Consistent attendance means students attend class to remain engaged with their teachers, the material, and peers. You can’t learn if you’re not there is an excellent slogan to summarize why students must attend classes regularly. Good attendance enables teens to network and build the rapport and relationships required for academic and life success. Additionally, it keeps them on track with coursework and assignments and makes them less likely to fall behind socially and academically. Some students actually miss class due to concerns about their academic performance, but there are ways that teachers can lure them back.

Step 2: Encourage goal setting and goal attainment. There is more than one way to set goals and achieve them. For instance, SMART goals offer a good framework for helping individuals qualify goals, and Scholar Within, an online education company, provides this free downloadable and adaptable goal-planning template that teachers can use to help students. When the road to achieving a goal appears too complex, many students may give up without realizing that learning what to do along the way is part of the process. Teachers can help by making the distinction between goal setting and goal attainment for them. Goal setting is determining something you want. Goal attainment is the system or process one takes to get there.

After identifying an essential skill they want to improve in, assist students with developing a goal-setting sentence and then with practical and incremental attainment steps they would need to take to get there. Also, be prepared to assist with providing access to the tools, apps, resources, and manipulatives recommended in the goal-attainment steps.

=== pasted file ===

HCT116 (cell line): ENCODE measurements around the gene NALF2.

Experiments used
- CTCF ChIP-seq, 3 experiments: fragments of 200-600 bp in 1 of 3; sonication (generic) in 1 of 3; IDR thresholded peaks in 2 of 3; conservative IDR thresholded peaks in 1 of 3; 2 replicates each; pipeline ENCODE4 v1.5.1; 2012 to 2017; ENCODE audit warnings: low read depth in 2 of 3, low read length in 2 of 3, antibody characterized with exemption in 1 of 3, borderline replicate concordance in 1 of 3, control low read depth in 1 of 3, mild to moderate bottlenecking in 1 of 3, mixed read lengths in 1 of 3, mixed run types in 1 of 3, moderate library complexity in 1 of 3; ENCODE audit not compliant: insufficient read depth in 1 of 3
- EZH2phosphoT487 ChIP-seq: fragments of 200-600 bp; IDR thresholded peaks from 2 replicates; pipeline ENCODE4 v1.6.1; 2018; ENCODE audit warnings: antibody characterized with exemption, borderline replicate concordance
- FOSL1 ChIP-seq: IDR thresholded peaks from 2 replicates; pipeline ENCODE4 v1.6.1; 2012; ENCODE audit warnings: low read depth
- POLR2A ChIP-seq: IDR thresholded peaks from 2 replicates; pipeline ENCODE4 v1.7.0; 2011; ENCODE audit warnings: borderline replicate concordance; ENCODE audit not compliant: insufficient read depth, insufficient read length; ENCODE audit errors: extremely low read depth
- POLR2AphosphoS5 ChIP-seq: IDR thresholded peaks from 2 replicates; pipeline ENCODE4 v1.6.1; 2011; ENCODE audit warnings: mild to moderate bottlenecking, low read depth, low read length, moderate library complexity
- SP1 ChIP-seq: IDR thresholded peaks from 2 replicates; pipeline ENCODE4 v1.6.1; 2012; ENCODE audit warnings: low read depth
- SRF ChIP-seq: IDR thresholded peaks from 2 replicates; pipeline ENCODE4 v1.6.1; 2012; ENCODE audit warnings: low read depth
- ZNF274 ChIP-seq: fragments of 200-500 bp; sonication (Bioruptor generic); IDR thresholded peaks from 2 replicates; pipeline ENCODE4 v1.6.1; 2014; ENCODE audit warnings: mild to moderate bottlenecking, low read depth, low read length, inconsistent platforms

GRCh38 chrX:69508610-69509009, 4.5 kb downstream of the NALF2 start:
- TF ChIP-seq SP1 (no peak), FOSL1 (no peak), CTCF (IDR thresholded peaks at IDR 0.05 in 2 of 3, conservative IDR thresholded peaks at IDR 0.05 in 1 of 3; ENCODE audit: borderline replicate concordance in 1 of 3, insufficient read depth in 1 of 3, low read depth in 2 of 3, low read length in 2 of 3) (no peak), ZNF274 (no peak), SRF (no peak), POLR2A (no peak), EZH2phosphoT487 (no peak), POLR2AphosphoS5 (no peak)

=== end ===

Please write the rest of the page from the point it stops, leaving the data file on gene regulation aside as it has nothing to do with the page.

Note: This example is for a middle school student looking to improve their academic achievement in math class. Feel free to use the goal-setting template provided, ensuring assistance with helping them craft a goal statement and mapping practical goal-attainment steps like those modeled here.

Student goal statement: “I will strive for academic excellence in my seventh-grade math class by learning and applying strategies that will help me to boost my confidence over time and to do well on assignments, quizzes, and end-of-year testing.”

Goal attainment steps and considerations for boosting math skills

  • Practice arithmetic operations daily using real-life examples and apps that provide interactive practice exercises.
  • Practice pre-algebra concepts using step-by-step problem-solving to decompose algebraic problems into smaller steps and follow a systematic problem-solving method. Understand algebraic concepts by using visual representations such as graphs and diagrams.
  • Learn geometry fundamentals by building models of geometric shapes and using apps to manipulate geometric shapes and visualize properties, transformations, and calculations.
  • Create a daily study schedule at home free of distractions and divide the time into practice and review.
  • Stay motivated and consistent when the chips are down by cultivating a positive mindset and seeking positive words from my teacher, family, and friends. Keep everyone informed about my progress, and remember that setting goals takes time, failing forward, and persistence.

Transformation is complex because it requires stretching oneself to improve in areas one possibly hasn’t considered or previously attempted to work on—especially for young people. Engaging students in an activity to help them see a practical pathway is the scaffold that some need to get themselves on track.

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  • 6-8 Middle School
  • 9-12 High School